7 million tonnes of food and drink was thrown away last year – 4.2 million tonnes of this was avoidable.

November 2014 | 15

Take best-before dates. According to the US Food Inspection Agency, a best-before date (unlike an expiration date) simply signifies the point at which the product is at its peak. “You can buy and eat food after the best-before date has passed. However the food may lose some of its freshness and flavour, or its texture may have changed,” the CFIA says on its website. Perhaps not a ringing endorsement of tastiness, but neither is it a death sentence for that past-due yogourt tub. Too many consumers mistake “best before” for “dangerous after.” Despite “best before” dates being irrelevant to food safety, many food banks and other charitable organizations refuse to take donations past the stamped date. Such policies foil efforts by well-meaning stores and distributors to reduce waste by donating perfectly edible food to needy Americans. 16 |

Then there’s the XL Foods beef recall in Alberta last fall. While E. coli bacteria is a serious matter, it can be entirely eliminated by proper

“In 2004, an University of Arizona study showed that 14 to 15% of edible food in the United States is untouched, amounting to $43 billion worth of discarded, but still edible, food.” cooking. Yet an estimated half million kilograms of safe and edible meat was landfilled because the company figured no one would buy it. And when

Alberta Wildrose party LeaderDanielle Smith suggested quite properly that the precooked beef could be given to food banks, she was excoriated on social media for allegedly trying to foist “tainted meat” on the poor. The entire food-waste debate could use a pinch (or more) of common sense. As much as half of all the food produced in the world – equivalent to 2 billion tonnes – ends up as waste every year, engineers warned in a report published on Thursday. The UK’s Institution of Mechanical Engineers (IMechE) blames the “staggering” new figures in its analysis on unnecessarily strict sell-by dates, buy-one-get-one free and Western consumer demand for cosmetically perfect food, along with “poor engineering and agricultural practices”, inadequate infrastructure and poor storage facilities. In the face of United Nations pre-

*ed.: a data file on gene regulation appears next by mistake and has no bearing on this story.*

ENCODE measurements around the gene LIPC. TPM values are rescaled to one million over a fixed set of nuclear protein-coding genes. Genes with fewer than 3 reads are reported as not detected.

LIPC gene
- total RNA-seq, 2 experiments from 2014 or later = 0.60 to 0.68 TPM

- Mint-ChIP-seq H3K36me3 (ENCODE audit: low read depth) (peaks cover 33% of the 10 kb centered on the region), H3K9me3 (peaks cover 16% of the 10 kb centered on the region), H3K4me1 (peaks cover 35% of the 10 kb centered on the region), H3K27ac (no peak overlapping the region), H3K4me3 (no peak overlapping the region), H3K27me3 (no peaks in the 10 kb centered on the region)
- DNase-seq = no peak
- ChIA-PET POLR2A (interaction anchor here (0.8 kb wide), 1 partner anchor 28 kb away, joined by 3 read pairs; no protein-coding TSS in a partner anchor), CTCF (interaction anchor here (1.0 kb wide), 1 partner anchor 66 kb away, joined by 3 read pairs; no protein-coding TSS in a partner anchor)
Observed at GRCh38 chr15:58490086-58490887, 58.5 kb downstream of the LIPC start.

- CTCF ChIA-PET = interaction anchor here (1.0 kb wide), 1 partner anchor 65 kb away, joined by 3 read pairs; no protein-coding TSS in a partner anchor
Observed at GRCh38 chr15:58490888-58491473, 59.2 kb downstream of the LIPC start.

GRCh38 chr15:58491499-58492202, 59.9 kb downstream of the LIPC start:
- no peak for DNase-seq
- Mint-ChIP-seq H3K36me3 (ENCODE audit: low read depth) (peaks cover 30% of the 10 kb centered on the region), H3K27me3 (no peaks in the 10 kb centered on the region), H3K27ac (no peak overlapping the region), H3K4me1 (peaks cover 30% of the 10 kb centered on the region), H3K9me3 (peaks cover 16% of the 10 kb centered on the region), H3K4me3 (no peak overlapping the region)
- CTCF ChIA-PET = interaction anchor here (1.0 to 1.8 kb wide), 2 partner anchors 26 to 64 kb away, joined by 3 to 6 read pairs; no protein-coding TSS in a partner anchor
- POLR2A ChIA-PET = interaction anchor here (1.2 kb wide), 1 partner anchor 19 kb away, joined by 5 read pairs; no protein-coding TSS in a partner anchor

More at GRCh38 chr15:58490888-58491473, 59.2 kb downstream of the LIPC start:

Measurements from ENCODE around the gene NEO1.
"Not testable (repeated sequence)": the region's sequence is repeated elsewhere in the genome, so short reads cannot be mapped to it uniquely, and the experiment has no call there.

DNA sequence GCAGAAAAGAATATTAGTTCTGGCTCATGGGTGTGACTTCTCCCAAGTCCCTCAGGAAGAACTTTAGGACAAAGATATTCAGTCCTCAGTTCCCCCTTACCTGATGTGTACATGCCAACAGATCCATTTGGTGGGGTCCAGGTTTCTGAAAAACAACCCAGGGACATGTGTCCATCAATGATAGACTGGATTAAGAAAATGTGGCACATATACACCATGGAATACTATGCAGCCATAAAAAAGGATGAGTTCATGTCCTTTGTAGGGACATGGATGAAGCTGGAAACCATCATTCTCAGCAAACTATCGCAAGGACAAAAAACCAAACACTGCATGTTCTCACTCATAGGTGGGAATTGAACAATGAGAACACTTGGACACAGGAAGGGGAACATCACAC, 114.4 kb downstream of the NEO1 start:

Between 30% and 50% or 1.2–2 billion tonnes of food produced around the world never makes it on to a plate. dictions that there could be about an extra 3 billion people to feed by the end of the century and growing pressure on the resources needed to produce food, including land, water and energy, the IMechE is calling for urgent action to tackle this waste. Their report, Global Food; Waste Not, Want Not, found that between 30% and 50% or 1.2–2 billion tonnes of food produced around the world never makes it on to a plate. In UK as much as 30% of vegetable crops are not harvested due to their failure to meet retailers’ exacting standards on physical appearance, while up to half of the food that is bought in Europe and the US is thrown away by consumers. And about 550 billion cubic meters of water is wasted globally in growing crops that never reach the consumer. Carnivorous diets add ex-

tra pressure as it takes 20-50 times the amount of water to produce 1 kilogram of meat than 1kg of vegetables; the demand for water in food production could reach 10–13 trillion cubic meters a year by 2050. This is 2.5 to 3.5 times greater than the total human use of fresh water today and could lead to more dangerous water shortages around the world, the IMechE says, claiming that there is the potential to provide 60100% more food by eliminating losses and waste while at the same time freeing up land, energy and water resources. Tim Fox, head of energy and environment at the IMechE, said: “The amount of food wasted and lost around the world is staggering. This is food that could be used to feed the world’s growing population – as well as those in hunger today. It is also an